Just as the advertisement said, we could, indeed, see the Statue of Liberty from our campground! She was almost hidden by the RVs packed in so closely together, the cars in the parking lot next door, and the masts of the many boats in the marina on the bay. We could see her -- but we wanted a closer look!
So, Summer Tour 2013 Stop #23 was a walking tour of Liberty Park. The park is on the Jersey side of the Hudson River directly across from downtown New York City. The above view shows the skyline of Jersey City on the left and, in the distance toward the right, the high rise buildings of New York City.
The new One World Trade Center building, towering 1776 feet into the air, dominates the waterfront skyline.
Directly across the river from that new building there is a 9-11 memorial in Liberty Park. The scorched and twisted steel beams are reminders of the physical damage caused by two aircraft used as weapons. Inside the the two upright walls are inscribed the names of some of the victims of that attack, a reminder of its human toll.
Other less famous memorials also grace Liberty Park, such as this Bridge of Nations.
But we had come to see Lady Liberty! So we began walking along the Hudson River walkway toward those two famous islands out in the harbor.
First, we came to Ellis Island, the arrival point of over twelve million immigrants to the United States between the years of 1892 and 1954. (Descendants of these immigrants are estimated to make up one-third of the U.S. population.)
This island had served the Native Americans as rich oyster beds, and the New York military as a gun battery. But, in 1890, the Federal government allocated $15,000 to convert it into an immigrant intake center as the numbers of persons coming from other countries to live in the United States swelled. The high point of its use was in 1907 when 1,004,756 persons passed through the Ellis Island center.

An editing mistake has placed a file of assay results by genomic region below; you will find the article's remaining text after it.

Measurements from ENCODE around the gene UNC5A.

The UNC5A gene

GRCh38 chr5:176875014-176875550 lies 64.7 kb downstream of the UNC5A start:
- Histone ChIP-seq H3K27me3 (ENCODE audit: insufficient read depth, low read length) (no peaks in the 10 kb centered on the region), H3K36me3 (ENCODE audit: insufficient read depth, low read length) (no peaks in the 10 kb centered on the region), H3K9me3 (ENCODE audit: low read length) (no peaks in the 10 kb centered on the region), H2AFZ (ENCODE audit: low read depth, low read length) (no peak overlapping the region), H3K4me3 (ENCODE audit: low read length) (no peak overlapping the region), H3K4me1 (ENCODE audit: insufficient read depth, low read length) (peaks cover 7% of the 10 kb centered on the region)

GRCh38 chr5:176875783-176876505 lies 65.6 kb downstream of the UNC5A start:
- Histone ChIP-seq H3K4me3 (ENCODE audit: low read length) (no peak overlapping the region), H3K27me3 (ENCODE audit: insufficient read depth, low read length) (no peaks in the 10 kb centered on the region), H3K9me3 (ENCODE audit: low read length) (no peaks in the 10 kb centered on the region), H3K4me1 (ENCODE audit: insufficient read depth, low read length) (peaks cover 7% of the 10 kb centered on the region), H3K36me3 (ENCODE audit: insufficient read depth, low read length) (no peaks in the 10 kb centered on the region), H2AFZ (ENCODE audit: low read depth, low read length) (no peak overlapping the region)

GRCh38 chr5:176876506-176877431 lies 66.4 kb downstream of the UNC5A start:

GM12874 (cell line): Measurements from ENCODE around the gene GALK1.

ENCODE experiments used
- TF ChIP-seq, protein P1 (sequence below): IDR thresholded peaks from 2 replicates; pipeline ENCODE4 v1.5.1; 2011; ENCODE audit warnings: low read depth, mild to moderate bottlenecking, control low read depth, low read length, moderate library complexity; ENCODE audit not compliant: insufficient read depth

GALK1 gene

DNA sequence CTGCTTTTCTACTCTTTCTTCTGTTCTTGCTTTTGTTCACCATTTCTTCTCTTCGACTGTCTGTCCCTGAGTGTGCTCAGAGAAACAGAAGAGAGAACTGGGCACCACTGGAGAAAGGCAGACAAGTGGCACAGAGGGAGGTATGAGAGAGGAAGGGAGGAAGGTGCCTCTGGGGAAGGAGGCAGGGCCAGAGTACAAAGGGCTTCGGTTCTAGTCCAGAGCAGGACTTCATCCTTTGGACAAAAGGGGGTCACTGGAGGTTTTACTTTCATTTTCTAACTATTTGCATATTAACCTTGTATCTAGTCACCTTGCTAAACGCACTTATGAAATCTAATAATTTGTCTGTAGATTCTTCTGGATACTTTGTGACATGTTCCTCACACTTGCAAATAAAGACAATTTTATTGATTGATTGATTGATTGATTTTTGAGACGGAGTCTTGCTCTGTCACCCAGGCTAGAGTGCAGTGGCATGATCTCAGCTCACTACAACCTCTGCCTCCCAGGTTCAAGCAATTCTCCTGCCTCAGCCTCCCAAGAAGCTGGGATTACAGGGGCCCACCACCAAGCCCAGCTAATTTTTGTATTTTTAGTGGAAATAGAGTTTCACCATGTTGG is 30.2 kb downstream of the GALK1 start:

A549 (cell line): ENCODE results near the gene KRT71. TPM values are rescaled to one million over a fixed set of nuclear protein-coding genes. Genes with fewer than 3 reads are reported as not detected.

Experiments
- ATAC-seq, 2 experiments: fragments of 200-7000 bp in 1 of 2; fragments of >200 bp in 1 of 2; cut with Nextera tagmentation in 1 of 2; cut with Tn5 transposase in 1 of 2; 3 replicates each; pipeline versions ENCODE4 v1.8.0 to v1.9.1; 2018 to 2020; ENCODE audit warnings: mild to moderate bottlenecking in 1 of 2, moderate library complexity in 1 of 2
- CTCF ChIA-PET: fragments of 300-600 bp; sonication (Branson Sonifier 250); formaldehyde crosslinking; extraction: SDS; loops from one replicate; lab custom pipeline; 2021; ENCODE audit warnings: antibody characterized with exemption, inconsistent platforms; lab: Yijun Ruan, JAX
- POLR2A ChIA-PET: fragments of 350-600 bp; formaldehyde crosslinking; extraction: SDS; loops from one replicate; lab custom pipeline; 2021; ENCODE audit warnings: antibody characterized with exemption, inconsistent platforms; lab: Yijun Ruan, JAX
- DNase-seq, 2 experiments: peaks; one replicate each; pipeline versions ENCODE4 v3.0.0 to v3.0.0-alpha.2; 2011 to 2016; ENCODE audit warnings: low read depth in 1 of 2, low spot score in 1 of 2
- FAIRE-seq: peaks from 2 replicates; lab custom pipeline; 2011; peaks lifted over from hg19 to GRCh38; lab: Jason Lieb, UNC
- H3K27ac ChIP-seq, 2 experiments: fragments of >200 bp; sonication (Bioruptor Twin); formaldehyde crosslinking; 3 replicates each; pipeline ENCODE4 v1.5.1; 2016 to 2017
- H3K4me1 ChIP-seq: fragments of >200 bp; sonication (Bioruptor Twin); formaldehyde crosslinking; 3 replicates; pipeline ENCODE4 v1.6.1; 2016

In 1990, parts of the facility were converted into a Museum of Immigration, open to the public.
Finally, a little beyond Ellis Island, is Liberty Island with its famous inhabitant, The Statue of Liberty. She is 151 feet, 1 inch tall and stands 305 feet and 1 inch on her pedestal. Her proper name is "Liberty Enlightening the World." She was designed and built by French sculptor Frederick Auguste Bartholdi and presented to the United States as a gift from the French people in 1886.
She is modeled after the Greek goddess of freedom, Libertas. She holds aloft a torch in her right hand and in her left hand is a book, representing the law, which is inscribed with the date 4 July 1776. At her feet lies a broken chain.
She was received gratefully by the American people, who had raised the money to build her pedestal. However, there were critics among the populace. The dim glow of her original torch prompted one to complain that "[she looks] more like a glow worm than a beacon!"
In 1883, noted New York poet Emma Lazarus, wrote a poem entitled "The New Colossus" to help raise money for the statue's pedestal. A portion of that poem is engraved on the base of Lady Liberty:
"...'Give me your tired, your poor;
Your huddled masses yearning to breathe free;
The wretched refuse of your teeming shore.
Send these, the homeless, tempest-tossed to me.
I lift my lamp beside the golden door.'"
May Emma Lazarus' words outlive the Border Wall in defining our nation's stance on immigration!